ABOUT BENEFITS AND HARMS OF REWRITING HISTORY. ONE OF THE TOPICS OF CONTEMPORARY HISTORICAL DISCOURSES: PHILOSOPHICAL ANALYSIS

Authors

DOI:

https://doi.org/10.15407/fd2021.02.142

Keywords:

historical experience, historical policy, memorial law, historical discourse, narrative, collective memory

Abstract

When we talk about historical revisionism, negative connotations as a rule are prevailing. Prohibition of revision of certain historical interpretation and assessment is one of the tasks of historical policy which is carried out by adopting so-called «memorial laws». Taking care of the formation of the desired representations of the past (narratives) is directly related to the interests of institutionalized power in its own stabilization and strengthening. Power is a function of the community, whose identity is formed historically. Consolidation of collective identity through the support and repro- duction of common representations of the past is one of the tools to strengthen power.

At the same time, the very nature of human experience acquisition which is permanent mediation of the horizon of the past and the present, presuppose a reinterpretation of this past. Major shifts in the experience of generations, which occur as a result of certain social changes, lead to a new look at the past of the community. In this sense, rethinking and rewriting history becomes necessary to clarify, update, rationalize the collective identity, which is problematized by new experience.

Historical policy can both respond to this need for identity transformation through re- thinking representations of one’s own past and come into conflict with it. In the latter case, the narratives transferring by institutional power begin to conflict with the communicative memory of the generation experiencing a shift. One of the tools of self-preservation of power in this situ- ation is blocking of living historical experience, which can take various forms. The culmination of such a blockade is «hermetization» of historical time that take place in totalitarian state. The living historicity of experience, which requires a constant rethinking of one’s own historically inherited identity, is replaced by an artificial, time-frozen identity, which, precisely because of this nature, becomes fragile and doomed to destruction.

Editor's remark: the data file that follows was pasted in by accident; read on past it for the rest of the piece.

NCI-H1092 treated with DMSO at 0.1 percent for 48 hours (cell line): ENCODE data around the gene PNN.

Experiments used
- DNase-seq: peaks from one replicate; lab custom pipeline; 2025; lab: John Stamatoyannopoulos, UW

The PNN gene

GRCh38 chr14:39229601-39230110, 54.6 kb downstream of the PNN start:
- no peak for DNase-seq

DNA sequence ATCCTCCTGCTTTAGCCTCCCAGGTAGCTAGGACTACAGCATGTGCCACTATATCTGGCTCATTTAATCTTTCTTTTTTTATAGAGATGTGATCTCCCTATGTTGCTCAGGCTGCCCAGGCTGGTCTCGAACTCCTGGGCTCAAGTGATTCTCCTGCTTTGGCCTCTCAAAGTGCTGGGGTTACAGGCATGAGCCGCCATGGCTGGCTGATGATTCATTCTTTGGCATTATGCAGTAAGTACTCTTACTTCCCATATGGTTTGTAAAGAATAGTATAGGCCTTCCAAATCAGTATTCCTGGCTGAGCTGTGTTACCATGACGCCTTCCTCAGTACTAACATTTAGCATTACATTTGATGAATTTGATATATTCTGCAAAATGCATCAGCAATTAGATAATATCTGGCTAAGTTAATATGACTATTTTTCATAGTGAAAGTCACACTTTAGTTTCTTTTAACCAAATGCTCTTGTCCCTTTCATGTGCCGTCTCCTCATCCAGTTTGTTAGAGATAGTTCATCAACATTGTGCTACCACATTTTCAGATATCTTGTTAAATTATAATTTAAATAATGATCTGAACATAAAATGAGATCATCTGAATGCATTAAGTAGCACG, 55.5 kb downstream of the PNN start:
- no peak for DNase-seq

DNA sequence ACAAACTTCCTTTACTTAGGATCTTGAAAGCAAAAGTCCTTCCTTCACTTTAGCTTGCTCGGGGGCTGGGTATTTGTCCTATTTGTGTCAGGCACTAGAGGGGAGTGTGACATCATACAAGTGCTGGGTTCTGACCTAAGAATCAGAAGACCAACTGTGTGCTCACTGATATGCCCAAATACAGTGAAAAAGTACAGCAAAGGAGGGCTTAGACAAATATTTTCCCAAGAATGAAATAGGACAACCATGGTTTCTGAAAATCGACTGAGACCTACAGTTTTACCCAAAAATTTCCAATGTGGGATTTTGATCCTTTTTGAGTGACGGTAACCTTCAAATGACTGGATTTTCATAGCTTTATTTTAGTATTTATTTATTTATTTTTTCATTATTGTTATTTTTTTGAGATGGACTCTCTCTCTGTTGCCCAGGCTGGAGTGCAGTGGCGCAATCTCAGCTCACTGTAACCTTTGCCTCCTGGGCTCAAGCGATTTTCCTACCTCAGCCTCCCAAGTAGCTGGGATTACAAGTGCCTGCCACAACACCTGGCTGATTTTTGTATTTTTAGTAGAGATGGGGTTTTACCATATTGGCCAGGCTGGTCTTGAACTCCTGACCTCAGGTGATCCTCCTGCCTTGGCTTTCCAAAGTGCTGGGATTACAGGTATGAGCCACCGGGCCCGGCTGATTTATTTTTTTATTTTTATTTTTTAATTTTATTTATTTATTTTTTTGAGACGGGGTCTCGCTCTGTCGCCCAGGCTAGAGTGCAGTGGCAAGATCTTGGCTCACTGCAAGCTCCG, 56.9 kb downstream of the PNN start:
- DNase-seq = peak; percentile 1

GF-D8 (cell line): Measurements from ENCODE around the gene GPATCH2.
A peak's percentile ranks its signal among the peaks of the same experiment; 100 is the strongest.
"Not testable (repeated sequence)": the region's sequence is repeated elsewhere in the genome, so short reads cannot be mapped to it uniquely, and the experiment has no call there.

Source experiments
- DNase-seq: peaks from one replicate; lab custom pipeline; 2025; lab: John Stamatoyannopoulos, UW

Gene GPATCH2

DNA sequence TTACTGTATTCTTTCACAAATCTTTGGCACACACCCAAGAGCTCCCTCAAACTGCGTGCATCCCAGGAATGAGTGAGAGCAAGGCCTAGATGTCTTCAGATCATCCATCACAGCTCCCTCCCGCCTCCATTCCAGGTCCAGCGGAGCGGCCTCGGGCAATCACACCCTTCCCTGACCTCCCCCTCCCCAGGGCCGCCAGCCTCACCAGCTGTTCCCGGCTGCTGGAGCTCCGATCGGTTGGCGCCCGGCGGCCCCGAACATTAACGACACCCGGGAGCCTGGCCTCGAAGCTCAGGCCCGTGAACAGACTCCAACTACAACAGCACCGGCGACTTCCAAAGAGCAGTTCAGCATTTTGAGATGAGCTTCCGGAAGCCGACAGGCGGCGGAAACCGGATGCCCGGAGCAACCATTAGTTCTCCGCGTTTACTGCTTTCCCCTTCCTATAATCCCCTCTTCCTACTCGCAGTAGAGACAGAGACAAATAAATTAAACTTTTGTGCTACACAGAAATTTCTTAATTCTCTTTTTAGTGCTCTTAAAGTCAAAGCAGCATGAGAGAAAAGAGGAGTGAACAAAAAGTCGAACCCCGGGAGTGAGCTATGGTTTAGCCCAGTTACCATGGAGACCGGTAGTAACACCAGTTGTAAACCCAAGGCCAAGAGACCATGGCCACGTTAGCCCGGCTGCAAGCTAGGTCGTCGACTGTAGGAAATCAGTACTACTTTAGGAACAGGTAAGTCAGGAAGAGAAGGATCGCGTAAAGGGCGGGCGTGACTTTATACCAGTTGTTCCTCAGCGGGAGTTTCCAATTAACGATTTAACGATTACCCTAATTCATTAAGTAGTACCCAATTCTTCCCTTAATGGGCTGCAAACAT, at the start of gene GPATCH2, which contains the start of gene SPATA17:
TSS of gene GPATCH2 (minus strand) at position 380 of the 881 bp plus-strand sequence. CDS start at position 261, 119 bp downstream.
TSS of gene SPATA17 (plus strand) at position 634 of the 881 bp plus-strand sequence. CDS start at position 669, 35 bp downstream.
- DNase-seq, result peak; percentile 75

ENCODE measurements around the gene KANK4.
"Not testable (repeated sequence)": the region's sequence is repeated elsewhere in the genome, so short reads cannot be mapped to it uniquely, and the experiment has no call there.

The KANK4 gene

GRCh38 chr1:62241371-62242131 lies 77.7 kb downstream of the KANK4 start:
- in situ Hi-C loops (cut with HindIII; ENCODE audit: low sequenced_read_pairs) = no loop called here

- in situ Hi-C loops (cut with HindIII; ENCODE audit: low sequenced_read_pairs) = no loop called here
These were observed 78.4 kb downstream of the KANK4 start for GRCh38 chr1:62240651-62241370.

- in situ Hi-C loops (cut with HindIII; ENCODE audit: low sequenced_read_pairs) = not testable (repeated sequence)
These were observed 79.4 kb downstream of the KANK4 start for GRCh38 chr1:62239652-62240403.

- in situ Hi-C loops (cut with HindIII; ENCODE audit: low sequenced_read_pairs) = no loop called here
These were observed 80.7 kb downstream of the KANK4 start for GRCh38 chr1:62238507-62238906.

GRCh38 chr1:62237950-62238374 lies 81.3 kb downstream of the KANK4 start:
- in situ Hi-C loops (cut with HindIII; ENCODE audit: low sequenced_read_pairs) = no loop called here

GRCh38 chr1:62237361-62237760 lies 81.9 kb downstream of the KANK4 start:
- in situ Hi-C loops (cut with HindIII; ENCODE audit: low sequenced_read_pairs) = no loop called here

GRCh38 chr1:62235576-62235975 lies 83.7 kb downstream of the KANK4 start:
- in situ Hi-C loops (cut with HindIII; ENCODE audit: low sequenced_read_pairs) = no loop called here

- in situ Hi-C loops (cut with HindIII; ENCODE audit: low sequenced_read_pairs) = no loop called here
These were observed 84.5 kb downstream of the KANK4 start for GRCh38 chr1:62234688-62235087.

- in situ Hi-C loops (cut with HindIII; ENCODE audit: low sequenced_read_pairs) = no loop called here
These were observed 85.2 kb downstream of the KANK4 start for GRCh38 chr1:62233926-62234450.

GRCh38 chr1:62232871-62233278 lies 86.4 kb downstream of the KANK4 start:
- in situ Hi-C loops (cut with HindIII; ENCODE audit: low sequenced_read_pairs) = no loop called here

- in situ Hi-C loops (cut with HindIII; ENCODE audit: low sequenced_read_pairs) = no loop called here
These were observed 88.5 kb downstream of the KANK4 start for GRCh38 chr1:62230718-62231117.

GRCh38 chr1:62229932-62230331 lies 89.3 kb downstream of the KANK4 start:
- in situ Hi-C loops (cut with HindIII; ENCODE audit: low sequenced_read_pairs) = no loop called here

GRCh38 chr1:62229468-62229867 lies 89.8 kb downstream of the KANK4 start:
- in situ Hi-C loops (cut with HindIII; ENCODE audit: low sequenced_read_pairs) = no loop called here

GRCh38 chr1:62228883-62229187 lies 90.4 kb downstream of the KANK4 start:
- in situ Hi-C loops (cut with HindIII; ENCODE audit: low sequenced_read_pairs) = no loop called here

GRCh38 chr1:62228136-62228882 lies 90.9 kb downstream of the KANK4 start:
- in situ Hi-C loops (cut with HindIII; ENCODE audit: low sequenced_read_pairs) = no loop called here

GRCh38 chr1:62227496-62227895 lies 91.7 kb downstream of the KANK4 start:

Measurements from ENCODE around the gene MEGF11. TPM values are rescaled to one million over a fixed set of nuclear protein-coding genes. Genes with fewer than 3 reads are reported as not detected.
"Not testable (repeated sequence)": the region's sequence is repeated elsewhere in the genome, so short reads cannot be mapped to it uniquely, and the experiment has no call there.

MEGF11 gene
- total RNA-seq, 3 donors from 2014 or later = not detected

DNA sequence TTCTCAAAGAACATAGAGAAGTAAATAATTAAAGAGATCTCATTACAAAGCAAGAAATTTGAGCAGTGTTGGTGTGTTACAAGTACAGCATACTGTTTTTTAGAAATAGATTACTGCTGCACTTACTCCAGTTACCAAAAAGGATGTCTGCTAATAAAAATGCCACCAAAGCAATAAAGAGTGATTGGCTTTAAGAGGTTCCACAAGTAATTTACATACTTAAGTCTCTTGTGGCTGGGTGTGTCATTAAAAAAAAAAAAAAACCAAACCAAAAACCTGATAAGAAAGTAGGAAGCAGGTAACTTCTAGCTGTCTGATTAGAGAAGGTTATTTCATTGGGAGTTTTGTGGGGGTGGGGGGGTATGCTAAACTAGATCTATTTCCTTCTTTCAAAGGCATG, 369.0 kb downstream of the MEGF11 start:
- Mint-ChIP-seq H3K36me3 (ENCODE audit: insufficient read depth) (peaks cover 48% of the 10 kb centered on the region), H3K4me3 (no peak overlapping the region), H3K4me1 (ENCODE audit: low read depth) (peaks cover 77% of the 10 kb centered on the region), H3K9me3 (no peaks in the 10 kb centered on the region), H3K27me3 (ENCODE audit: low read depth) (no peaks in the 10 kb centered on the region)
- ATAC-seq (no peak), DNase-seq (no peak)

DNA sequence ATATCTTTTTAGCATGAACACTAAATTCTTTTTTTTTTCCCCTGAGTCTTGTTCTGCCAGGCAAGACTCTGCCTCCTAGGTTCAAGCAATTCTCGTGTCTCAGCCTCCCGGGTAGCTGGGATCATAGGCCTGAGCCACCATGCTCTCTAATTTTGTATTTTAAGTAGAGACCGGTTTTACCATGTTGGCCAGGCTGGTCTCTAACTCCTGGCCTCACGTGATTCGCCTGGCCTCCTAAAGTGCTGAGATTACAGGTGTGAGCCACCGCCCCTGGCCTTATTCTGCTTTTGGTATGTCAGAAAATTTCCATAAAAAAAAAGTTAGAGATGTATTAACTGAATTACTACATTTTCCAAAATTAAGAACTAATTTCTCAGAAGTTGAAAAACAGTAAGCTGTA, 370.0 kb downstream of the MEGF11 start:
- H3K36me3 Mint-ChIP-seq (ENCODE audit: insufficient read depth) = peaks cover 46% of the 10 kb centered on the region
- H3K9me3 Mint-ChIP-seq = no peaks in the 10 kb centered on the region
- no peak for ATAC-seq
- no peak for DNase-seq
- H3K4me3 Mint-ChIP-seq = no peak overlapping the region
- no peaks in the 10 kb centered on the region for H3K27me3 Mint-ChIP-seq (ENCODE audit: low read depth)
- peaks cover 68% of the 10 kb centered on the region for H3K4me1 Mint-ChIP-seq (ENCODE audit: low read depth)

On the other hand, the rewriting of history initiated by the authorities within the framework of historical policy may face resistance to the representations of the past rooted in the commu- nicative and cultural memory. The resistance of historical narratives indicates that the collective memory and the identity founded in it are not only a power construct, but also a spontaneous layering of sediments of historical experience.

In today’s world of global communications and unified everyday practices, historical narra- tives are beginning to play an increasing role, as they remain the only seat of identity. At the same time, this process reinforces the conflict potential of communities, which can be observed in many examples of the revival of historically motivated political ambitions. In this situation, a critical clarification of various interpretations of the past becomes a means of rationalizing the historically inherited identity of communities as a necessary condition for intercultural dialogue.

Author Biography

Roman Zimovets

Candidate of Sciences in Philosophy, Research Fellow at the Department of Philosophy of Culture, Ethics and Aesthetics, H.S. Skovoroda Institute of Philosophy, National Academy of Sciences of Ukraine, 4, Triohsviatytelska St., Kyiv, 01001

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Published

2021-06-12

How to Cite

Zimovets, R. (2021). ABOUT BENEFITS AND HARMS OF REWRITING HISTORY. ONE OF THE TOPICS OF CONTEMPORARY HISTORICAL DISCOURSES: PHILOSOPHICAL ANALYSIS . Filosofska Dumka, (2), 142—164. https://doi.org/10.15407/fd2021.02.142

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